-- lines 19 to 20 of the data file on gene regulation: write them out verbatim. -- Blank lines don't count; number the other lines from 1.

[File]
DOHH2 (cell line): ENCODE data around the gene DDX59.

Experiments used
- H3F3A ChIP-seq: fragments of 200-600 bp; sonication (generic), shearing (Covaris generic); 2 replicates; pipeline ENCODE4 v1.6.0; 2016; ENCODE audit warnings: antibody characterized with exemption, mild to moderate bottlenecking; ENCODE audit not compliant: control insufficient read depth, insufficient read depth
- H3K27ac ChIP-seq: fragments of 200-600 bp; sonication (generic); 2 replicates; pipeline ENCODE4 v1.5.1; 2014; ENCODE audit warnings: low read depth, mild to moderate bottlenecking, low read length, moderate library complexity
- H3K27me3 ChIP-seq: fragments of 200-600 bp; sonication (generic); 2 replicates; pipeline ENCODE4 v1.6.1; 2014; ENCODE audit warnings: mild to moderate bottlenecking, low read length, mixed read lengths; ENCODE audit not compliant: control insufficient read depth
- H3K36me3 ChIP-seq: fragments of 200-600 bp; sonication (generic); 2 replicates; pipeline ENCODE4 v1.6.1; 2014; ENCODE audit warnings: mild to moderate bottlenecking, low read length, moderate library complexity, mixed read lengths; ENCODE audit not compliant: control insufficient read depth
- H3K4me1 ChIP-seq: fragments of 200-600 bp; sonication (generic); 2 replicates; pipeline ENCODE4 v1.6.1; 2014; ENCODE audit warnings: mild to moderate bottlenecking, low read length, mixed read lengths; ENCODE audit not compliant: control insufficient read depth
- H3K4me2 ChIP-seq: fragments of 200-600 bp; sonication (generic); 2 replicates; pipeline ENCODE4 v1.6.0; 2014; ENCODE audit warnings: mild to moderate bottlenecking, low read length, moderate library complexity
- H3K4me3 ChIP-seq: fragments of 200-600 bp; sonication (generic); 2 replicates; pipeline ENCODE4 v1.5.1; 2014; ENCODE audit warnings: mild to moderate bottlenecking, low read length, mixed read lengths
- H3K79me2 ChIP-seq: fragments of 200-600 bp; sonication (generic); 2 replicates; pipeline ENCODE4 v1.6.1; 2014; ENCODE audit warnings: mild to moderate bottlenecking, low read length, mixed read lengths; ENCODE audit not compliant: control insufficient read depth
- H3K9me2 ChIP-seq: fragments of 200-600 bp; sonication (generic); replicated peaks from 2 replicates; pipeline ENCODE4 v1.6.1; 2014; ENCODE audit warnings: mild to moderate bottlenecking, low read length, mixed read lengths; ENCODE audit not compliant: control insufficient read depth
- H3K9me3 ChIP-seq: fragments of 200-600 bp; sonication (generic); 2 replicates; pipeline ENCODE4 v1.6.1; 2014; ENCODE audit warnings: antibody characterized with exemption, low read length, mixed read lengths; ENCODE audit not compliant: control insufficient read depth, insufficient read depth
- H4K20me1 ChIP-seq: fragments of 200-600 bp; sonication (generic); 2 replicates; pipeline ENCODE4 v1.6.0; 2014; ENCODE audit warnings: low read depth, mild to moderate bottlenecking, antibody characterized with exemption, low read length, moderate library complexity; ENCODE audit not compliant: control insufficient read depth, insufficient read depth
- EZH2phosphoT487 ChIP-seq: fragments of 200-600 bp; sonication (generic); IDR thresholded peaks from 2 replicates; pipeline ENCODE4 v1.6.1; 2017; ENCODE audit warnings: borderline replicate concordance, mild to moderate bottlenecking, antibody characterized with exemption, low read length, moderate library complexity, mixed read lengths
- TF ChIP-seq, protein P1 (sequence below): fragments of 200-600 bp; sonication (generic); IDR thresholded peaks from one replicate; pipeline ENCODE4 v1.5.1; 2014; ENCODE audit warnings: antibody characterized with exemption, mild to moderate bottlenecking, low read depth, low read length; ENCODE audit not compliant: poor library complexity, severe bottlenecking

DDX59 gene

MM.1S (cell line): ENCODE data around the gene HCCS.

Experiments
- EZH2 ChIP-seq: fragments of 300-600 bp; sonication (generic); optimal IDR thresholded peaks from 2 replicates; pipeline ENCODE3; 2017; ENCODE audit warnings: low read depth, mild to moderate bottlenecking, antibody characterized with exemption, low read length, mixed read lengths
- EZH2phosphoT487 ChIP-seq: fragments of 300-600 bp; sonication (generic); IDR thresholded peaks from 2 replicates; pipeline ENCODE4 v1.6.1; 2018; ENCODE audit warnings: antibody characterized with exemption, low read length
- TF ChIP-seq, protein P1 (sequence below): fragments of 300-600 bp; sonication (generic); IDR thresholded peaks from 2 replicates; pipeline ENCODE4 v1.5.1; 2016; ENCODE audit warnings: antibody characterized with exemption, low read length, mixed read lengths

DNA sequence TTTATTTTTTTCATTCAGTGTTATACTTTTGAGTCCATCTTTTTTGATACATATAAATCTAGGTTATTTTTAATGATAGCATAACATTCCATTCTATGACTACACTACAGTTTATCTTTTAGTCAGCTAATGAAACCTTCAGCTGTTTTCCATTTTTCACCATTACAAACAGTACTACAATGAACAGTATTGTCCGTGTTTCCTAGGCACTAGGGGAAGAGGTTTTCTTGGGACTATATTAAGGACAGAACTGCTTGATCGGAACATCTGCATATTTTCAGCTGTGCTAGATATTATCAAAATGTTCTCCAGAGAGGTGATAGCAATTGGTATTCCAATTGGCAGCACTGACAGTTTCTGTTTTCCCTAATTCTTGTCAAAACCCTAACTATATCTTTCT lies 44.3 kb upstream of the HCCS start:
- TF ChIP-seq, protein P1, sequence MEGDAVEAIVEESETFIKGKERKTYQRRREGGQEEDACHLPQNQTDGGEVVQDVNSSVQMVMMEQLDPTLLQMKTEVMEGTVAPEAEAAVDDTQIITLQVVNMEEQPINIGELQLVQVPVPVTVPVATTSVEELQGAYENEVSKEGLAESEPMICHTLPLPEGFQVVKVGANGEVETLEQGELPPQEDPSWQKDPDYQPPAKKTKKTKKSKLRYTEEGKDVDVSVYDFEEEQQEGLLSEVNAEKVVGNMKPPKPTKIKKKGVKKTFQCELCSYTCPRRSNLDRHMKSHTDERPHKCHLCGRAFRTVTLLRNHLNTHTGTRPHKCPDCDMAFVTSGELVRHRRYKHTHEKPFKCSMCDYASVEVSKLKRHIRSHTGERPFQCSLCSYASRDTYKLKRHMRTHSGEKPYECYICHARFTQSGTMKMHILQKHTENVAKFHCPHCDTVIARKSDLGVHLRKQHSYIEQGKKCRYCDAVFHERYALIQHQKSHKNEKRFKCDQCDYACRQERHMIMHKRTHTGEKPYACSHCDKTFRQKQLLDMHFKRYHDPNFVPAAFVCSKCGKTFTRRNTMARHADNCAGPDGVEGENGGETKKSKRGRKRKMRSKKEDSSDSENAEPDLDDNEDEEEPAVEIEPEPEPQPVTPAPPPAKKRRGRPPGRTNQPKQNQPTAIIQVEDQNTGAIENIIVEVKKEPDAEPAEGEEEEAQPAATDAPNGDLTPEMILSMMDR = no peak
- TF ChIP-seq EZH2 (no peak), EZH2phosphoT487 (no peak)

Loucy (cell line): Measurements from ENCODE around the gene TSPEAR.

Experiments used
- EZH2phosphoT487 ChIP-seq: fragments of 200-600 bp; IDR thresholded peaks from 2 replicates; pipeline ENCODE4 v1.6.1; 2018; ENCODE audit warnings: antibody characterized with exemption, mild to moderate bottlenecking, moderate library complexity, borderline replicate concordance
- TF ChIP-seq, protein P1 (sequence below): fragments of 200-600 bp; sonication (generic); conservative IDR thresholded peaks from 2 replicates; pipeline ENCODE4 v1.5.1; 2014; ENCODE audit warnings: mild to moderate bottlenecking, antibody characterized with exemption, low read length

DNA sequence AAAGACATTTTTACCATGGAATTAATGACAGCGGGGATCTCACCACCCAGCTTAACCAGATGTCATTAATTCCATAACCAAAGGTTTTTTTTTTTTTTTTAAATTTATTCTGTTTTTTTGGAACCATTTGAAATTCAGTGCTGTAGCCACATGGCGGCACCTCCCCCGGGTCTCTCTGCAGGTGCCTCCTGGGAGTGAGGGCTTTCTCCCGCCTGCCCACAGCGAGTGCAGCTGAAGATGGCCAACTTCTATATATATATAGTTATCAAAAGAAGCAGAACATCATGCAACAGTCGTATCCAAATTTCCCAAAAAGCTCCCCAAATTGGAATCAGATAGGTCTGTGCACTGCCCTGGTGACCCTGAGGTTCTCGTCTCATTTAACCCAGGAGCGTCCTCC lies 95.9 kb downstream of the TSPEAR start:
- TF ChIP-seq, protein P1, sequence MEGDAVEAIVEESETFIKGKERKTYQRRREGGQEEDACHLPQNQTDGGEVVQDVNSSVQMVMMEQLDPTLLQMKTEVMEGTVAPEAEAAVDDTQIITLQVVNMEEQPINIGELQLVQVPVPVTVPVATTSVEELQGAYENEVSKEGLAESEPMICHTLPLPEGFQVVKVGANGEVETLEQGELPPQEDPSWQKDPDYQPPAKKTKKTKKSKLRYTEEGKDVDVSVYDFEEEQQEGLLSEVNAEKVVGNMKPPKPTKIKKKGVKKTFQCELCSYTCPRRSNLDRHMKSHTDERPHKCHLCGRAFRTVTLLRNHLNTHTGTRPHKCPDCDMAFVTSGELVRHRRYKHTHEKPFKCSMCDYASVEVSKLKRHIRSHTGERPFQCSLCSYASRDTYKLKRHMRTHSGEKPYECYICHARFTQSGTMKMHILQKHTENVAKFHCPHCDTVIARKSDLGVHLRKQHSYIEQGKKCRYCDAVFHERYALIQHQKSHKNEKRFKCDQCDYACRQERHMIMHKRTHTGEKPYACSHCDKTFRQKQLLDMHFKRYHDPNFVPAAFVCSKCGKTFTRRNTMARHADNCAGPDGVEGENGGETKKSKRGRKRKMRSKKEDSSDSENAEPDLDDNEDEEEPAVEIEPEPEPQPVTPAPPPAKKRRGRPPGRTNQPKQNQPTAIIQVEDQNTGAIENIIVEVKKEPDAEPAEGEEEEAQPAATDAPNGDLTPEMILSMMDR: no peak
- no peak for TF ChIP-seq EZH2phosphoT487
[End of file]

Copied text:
- EZH2 ChIP-seq: fragments of 300-600 bp; sonication (generic); optimal IDR thresholded peaks from 2 replicates; pipeline ENCODE3; 2017; ENCODE audit warnings: low read depth, mild to moderate bottlenecking, antibody characterized with exemption, low read length, mixed read lengths
- EZH2phosphoT487 ChIP-seq: fragments of 300-600 bp; sonication (generic); IDR thresholded peaks from 2 replicates; pipeline ENCODE4 v1.6.1; 2018; ENCODE audit warnings: antibody characterized with exemption, low read length